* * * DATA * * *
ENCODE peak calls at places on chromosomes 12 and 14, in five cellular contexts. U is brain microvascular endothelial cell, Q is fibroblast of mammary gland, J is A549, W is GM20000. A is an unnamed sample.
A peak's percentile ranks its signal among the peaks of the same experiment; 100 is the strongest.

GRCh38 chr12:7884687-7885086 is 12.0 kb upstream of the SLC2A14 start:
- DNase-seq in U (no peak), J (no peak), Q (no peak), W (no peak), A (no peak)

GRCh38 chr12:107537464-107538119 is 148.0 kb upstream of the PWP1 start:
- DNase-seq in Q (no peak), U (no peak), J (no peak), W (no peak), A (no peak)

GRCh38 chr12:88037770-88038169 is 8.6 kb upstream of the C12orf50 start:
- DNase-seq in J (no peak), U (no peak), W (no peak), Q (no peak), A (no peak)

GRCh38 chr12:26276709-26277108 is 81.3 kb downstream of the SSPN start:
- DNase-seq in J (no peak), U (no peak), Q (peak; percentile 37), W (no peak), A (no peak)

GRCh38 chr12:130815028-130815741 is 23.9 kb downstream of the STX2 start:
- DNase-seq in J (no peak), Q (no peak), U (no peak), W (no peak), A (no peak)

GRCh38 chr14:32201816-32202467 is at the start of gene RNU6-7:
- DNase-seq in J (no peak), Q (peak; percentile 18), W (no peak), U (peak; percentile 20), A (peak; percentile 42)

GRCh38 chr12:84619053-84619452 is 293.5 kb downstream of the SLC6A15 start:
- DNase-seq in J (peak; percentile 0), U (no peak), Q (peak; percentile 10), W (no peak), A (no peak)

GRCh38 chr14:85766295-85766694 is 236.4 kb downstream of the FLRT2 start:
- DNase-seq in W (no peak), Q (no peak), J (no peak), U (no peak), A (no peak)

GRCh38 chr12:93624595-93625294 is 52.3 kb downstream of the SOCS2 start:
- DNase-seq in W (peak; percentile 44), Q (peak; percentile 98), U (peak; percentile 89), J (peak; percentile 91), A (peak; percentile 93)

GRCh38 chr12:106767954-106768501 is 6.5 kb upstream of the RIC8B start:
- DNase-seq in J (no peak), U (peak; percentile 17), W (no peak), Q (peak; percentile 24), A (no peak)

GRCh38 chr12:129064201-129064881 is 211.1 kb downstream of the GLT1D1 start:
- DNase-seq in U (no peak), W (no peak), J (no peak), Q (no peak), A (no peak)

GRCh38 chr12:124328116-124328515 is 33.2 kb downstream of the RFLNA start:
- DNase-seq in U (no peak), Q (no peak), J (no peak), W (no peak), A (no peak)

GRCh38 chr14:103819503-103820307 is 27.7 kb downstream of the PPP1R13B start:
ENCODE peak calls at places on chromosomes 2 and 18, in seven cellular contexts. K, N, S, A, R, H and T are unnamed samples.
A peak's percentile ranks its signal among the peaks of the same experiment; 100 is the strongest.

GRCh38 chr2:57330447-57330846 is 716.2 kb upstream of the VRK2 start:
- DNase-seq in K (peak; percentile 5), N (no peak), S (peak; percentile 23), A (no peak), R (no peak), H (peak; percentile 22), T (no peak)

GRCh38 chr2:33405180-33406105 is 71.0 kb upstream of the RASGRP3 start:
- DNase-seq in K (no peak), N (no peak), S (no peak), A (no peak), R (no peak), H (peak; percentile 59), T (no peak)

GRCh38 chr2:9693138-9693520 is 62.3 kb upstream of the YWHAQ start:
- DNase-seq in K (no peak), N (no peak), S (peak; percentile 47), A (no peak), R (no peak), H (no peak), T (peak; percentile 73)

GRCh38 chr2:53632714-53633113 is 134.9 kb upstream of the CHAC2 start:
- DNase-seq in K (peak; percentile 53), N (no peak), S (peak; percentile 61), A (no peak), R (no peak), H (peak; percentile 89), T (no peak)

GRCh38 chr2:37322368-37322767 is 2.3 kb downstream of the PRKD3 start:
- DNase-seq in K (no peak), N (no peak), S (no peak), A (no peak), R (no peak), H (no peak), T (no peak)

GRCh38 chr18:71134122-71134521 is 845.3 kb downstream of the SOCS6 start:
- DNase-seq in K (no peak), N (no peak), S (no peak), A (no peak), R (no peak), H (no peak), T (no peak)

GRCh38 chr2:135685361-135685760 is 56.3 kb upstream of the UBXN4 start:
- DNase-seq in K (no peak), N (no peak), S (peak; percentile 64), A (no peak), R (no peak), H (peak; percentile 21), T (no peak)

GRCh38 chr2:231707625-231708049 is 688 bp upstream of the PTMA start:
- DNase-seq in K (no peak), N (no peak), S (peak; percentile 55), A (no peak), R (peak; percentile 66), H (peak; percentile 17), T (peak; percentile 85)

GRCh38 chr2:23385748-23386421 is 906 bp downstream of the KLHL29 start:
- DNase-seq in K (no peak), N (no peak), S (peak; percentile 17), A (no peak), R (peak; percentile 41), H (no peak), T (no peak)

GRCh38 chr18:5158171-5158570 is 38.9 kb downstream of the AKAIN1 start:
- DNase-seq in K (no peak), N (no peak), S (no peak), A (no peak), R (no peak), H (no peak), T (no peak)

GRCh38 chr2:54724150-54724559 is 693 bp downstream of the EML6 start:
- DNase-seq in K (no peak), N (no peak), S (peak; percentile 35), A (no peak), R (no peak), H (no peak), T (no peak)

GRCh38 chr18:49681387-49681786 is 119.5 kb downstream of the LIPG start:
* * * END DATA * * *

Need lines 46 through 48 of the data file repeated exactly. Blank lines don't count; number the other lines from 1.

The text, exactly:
GRCh38 chr2:23385748-23386421 is 906 bp downstream of the KLHL29 start:
- DNase-seq in K (no peak), N (no peak), S (peak; percentile 17), A (no peak), R (peak; percentile 41), H (no peak), T (no peak)

GRCh38 chr18:5158171-5158570 is 38.9 kb downstream of the AKAIN1 start: